On Sunday we brought the girls down for another round of matings. Breeding alpacas is all on a 7-day cycle. You mate on day 0, then on day +7 you put the male and female back together. If the female “spits off” the male, she has ovulated, otherwise she sits down and they mate again. At day +14 you put them together again, if the female spits she thinks she is pregnant, otherwise she sits and they mate. Any given mating has about a 50-50 chance of getting the female pregnant. You continue periodic “spit-off” tests throughout the pregnancy, as a certain fraction will spontaneously abort- at which point they become receptive again and will sit for the male.

So, this Sunday we had to do the +14 for Concetta, and the +7 for Joy. Joy spat off Heir-y. Concetta sat, so she did not get pregnant on the first go. The matings are done in a pen area just beside a larger enclosure where all the other females are waiting. Cindy, who lost her cria in a bad birth the weekend before, came over to the fence and sat down, very clearly receptive (asking “can I have some sex too?”).

So what happpens? Victoria comes over, mounts Cindy, and does her best to orgle! She is our big gay ‘paca! We only hope that she is in fact still pregnant, and that this behavior is not showing up because she has lost her cria at some point. I don’t know enough about how the hormones could be affecting her behavior to make a guess either way.

When Heir-y is done mating he hopes up and walks away, looking for another female. When Vicotria is done she settles down for a snuggle. I will let the readers draw their own conclusions.

Snip Snip

Yesterday I took a little road trip with two alpaca. I loaded up Hankyo and Hyouki and drove them up to Otaki (about an hour north) for a vet visit. The trip was for Hankyo, Hyouki was just along to keep him company.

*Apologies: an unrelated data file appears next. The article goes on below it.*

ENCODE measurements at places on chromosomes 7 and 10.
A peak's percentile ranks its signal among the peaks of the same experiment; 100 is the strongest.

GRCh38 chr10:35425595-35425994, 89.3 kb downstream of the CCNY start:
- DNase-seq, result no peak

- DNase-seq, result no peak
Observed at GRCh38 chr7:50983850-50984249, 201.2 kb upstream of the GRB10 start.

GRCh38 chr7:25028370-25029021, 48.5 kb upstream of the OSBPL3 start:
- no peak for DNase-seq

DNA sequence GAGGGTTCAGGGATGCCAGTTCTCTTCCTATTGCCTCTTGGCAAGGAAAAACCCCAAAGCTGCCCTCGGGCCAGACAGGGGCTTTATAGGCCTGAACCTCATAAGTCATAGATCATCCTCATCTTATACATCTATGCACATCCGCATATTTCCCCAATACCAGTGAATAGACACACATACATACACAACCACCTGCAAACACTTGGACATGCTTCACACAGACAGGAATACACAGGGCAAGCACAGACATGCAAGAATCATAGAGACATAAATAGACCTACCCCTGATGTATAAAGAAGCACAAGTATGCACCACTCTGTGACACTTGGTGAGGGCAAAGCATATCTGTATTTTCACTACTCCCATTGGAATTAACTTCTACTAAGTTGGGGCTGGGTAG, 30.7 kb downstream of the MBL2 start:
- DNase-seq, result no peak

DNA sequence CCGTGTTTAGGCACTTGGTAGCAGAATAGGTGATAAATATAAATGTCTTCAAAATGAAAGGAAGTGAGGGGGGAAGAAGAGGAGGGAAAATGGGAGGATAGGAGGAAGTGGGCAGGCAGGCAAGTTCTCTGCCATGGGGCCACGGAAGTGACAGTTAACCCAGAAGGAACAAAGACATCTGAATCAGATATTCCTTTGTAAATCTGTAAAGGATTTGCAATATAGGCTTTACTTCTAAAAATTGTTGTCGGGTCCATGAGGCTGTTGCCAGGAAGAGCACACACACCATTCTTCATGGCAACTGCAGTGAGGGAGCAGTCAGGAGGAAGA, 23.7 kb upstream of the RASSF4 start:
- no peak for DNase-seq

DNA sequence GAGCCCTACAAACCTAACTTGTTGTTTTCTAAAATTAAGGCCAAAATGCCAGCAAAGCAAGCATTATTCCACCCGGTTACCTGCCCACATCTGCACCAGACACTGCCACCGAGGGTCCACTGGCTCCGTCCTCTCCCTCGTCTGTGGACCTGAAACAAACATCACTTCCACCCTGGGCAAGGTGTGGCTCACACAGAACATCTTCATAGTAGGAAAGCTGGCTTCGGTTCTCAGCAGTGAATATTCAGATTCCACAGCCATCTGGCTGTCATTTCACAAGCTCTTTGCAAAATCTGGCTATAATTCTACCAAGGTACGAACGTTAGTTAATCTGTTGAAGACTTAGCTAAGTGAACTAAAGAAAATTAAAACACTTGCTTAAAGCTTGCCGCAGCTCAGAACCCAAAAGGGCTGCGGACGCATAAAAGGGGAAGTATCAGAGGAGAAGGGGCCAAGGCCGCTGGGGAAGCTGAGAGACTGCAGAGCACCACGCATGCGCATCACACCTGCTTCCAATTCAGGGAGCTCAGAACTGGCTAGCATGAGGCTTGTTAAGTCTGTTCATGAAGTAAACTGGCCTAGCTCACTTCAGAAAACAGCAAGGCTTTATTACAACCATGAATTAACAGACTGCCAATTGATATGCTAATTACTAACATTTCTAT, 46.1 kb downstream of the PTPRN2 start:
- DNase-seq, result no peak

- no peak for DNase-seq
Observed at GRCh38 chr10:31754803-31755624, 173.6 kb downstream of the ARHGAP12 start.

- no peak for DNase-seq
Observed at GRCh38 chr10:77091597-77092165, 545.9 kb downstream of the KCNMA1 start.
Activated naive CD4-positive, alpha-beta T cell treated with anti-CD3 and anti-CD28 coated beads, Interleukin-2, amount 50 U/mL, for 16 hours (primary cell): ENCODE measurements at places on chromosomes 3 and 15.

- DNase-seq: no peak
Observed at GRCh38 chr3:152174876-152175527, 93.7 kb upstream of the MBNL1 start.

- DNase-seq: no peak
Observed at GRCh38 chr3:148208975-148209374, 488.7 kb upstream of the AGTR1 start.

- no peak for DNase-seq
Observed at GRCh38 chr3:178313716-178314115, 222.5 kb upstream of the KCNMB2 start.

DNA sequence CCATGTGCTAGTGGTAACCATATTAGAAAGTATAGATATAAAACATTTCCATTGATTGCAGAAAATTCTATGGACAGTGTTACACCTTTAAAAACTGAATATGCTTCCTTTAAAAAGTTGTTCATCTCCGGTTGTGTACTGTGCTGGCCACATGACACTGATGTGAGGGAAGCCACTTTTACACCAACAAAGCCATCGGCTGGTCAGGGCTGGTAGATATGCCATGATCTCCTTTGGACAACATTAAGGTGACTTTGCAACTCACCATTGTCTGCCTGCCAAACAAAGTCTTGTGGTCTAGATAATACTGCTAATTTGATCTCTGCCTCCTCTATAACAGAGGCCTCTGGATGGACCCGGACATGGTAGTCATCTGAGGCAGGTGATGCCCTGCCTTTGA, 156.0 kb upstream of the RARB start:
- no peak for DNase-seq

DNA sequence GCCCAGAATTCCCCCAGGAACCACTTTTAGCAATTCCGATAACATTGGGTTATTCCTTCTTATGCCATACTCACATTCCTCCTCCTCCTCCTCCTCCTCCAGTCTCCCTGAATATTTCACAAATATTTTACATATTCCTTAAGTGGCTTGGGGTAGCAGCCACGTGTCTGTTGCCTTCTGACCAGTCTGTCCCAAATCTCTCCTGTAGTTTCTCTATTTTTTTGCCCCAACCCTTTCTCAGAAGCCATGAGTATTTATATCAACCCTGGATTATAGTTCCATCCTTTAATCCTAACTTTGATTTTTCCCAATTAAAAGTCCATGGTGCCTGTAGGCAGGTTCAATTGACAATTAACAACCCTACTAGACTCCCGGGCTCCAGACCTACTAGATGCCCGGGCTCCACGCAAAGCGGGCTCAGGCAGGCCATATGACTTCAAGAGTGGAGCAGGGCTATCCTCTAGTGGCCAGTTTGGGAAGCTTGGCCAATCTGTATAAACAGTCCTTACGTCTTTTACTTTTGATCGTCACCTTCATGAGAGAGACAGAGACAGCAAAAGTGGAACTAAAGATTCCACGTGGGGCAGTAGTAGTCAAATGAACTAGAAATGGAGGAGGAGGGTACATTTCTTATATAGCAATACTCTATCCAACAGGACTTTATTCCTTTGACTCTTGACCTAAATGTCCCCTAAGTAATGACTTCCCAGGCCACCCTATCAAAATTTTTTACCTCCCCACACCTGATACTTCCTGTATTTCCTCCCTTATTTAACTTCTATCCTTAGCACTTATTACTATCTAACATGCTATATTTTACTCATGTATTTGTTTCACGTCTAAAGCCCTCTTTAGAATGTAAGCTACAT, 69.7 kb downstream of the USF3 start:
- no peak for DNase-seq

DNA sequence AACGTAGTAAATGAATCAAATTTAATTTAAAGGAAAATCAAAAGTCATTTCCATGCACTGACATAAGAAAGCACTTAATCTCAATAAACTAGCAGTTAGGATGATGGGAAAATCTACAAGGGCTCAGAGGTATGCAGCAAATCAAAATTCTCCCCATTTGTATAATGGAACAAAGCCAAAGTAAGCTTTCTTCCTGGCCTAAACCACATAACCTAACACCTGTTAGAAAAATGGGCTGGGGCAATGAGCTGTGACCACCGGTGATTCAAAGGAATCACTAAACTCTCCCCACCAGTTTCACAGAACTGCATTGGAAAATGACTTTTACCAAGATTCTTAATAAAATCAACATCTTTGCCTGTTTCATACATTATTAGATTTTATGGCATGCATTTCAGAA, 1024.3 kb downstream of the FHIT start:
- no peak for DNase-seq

The time had come to get Hankyo snipped. This was very important, as he was starting to feel the testosterone, and was getting stroppier by the day. His “play fights” with the other alpaca were getting much more vigorous (picture him running around mouth agape, biting anything he could get in his mouth), and he ever tried a test-orgle at the females over the fence.

The hardest part of the procedure was getting the needle in the jugular vein for the Ketamine injection. Alpaca have protected/armored viens- see the mouth-agape fighting reference above. Once the drugs went in he dropped right off, and the surgical procedure took all of 4 minutes- whihc is good as the Ketamina only last 10-20 minutes. And when it wears off the first indication can be the patient climbing to his feet! Apparently alpaca are very much an on/off sort of species when it comes ot anestesia.

It was educational to watch the little surgery. If I had the ketamine and the nifty suturing tool I could totally do that. Have to check the MAF regulations some time and see if I would be allowed to.

Hankyo is much more reserved today. Some combination of sore nther regions, and a strange sense of loss. Hopefully as the testosterone fades from his blood stream he will lose some of his ardor. Being less fighty and spitty would be a good thing.

New Skills